The number of polar bears in Western Hudson Bay in Canada has fallen by 27% in the past five years, according to a government report released this month.
The study, which was conducted in late August and early September 2021, estimated that there are now only 618 polar bears in the southern tip of the Canadian Arctic, down from 842 in 2016. The population of adult females and cub bears has seen the most dramatic decline.
Also of concern to researchers, declines appear to have accelerated: the population decreased only 11% from 2011 to 2016.
“Comparison to aerial surveys estimates from 2011 and 2016 suggests that the WH (Western Hudson Bay population) may be decreasing in abundance,” the study said.
The researchers pointed to climate change, which has caused the bears’ sea-ice habitat to disappear at an alarming rate, as a reason for the decline.
In the far north, temperatures are rising at a rate four times faster than in the rest of the world. Sea ice has become thinner causing it to break up earlier in the spring and freeze later in the fall. This is a significant problem for the bears, who rely on the ice for food, movement, and reproduction.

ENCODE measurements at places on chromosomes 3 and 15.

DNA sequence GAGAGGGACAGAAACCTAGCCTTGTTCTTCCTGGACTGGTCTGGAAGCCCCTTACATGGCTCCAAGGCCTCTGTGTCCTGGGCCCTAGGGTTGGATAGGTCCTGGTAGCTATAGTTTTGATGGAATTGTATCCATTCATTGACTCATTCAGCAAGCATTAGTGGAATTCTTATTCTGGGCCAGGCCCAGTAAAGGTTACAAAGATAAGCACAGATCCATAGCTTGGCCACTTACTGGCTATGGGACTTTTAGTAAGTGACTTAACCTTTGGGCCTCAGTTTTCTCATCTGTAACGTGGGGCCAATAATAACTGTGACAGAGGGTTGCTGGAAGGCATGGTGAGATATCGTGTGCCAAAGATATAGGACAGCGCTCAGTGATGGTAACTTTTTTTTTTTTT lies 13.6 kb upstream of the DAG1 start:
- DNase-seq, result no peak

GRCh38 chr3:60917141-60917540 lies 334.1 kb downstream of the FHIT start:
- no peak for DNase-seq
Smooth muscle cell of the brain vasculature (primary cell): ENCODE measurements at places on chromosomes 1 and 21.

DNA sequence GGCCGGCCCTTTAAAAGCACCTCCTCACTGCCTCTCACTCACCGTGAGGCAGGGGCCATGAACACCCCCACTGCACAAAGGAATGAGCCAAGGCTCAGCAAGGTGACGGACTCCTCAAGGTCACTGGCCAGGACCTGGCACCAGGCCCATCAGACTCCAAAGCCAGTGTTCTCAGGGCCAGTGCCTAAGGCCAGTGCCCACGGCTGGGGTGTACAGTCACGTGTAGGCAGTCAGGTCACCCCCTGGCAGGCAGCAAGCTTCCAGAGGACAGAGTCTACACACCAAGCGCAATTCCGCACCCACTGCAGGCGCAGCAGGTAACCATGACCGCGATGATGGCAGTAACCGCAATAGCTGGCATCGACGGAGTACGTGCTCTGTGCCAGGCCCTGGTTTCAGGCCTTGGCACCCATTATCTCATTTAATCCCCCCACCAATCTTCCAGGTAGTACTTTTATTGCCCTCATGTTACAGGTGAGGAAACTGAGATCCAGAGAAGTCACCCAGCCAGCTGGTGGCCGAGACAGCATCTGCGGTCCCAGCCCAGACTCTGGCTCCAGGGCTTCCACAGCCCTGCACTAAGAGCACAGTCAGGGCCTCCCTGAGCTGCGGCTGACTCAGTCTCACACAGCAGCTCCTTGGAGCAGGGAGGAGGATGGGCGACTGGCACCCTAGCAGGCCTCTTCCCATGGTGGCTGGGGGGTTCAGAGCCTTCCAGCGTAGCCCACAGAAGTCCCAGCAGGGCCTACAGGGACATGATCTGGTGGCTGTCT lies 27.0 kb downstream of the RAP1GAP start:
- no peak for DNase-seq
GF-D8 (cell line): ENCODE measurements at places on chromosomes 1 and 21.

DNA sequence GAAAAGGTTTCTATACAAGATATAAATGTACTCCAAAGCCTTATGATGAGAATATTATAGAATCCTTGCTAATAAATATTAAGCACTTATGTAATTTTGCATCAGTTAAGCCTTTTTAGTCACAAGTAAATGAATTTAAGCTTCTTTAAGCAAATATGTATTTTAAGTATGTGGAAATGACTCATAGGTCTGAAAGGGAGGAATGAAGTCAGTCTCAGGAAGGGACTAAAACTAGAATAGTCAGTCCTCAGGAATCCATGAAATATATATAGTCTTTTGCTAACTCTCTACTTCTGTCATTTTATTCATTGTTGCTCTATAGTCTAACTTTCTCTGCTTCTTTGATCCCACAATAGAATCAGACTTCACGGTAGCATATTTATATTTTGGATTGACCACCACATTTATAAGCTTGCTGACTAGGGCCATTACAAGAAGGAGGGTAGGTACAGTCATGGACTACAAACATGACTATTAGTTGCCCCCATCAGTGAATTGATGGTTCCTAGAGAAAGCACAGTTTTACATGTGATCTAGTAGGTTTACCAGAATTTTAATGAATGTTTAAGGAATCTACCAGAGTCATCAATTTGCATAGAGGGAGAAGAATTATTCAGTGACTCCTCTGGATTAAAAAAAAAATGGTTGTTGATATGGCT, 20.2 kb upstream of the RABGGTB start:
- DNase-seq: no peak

Scientists added that climate-caused changes in the local seal population -main food of polar bears- might also be driving polar bear numbers down.
A report published in the journal Nature Climate Change two years ago suggested that this trend could lead to the extinction of polar bears. In the 1980s, there were 1200 polar bears in Western Hudson Bay.
“The observed declines are consistent with long-standing predictions regarding the demographic effects of climate change on polar bears,” the researchers said.
The Western Hudson Bay polar bear population is the best-studied and most famous in the world, with the town of Churchill, a tourist destination called ‘polar bear capital of the world’, located within the region. The local bear-viewing economy in the town is a million-dollar business.
Polar bears live in 19 populations in Canada, Russia, Alaska, Greenland, and Norway. Scientists predict the bears here will likely be among the first to disappear in Western Hudson Bay, which is one of the most southern locales.
“What’s really sobering is that these kinds of declines are the kind that unless sea ice loss is halted, are predicted to eventually cause … extinction,” said John Whiteman, Chief Research Scientist at conservation non-profit Polar Bears International.